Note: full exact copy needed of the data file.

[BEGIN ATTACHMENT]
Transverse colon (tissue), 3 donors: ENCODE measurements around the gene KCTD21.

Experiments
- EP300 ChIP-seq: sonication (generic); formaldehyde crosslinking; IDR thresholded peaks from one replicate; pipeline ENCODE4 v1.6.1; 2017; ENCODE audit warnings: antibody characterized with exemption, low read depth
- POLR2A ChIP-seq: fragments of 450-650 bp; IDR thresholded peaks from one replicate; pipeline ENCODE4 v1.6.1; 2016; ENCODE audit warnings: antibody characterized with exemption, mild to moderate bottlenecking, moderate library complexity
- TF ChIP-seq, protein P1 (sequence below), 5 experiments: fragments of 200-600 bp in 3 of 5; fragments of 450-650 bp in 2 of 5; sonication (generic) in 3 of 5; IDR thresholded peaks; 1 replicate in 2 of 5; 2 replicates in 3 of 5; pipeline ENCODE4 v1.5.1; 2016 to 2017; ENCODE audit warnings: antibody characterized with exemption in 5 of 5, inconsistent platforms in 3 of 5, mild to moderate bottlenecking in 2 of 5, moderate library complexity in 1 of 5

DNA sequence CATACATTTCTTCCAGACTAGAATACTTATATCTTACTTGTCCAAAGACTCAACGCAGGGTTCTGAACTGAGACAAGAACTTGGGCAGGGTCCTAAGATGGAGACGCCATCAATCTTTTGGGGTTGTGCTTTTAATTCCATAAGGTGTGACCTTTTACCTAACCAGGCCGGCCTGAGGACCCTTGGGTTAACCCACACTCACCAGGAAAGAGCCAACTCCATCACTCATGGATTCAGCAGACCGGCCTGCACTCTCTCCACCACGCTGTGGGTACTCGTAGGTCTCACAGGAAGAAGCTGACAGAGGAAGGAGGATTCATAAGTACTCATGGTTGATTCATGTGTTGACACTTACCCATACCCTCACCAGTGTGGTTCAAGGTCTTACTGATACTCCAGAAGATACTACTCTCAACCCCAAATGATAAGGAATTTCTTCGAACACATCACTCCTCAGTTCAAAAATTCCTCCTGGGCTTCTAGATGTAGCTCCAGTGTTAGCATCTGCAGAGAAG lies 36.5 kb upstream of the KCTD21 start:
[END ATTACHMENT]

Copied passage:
Transverse colon (tissue), 3 donors: ENCODE measurements around the gene KCTD21.

Experiments
- EP300 ChIP-seq: sonication (generic); formaldehyde crosslinking; IDR thresholded peaks from one replicate; pipeline ENCODE4 v1.6.1; 2017; ENCODE audit warnings: antibody characterized with exemption, low read depth
- POLR2A ChIP-seq: fragments of 450-650 bp; IDR thresholded peaks from one replicate; pipeline ENCODE4 v1.6.1; 2016; ENCODE audit warnings: antibody characterized with exemption, mild to moderate bottlenecking, moderate library complexity
- TF ChIP-seq, protein P1 (sequence below), 5 experiments: fragments of 200-600 bp in 3 of 5; fragments of 450-650 bp in 2 of 5; sonication (generic) in 3 of 5; IDR thresholded peaks; 1 replicate in 2 of 5; 2 replicates in 3 of 5; pipeline ENCODE4 v1.5.1; 2016 to 2017; ENCODE audit warnings: antibody characterized with exemption in 5 of 5, inconsistent platforms in 3 of 5, mild to moderate bottlenecking in 2 of 5, moderate library complexity in 1 of 5

DNA sequence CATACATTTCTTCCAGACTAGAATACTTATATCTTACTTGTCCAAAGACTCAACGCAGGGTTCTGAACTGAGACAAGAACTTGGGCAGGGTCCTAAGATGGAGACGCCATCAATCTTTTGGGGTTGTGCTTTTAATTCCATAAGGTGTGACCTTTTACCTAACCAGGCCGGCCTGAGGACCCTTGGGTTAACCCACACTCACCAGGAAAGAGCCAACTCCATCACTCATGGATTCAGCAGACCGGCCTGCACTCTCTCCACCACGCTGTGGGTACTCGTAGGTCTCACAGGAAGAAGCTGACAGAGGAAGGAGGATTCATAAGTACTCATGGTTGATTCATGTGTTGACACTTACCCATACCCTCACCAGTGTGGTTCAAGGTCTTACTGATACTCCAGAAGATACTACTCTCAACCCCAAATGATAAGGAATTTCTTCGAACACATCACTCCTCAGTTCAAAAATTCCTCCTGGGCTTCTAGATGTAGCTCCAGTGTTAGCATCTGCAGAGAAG lies 36.5 kb upstream of the KCTD21 start: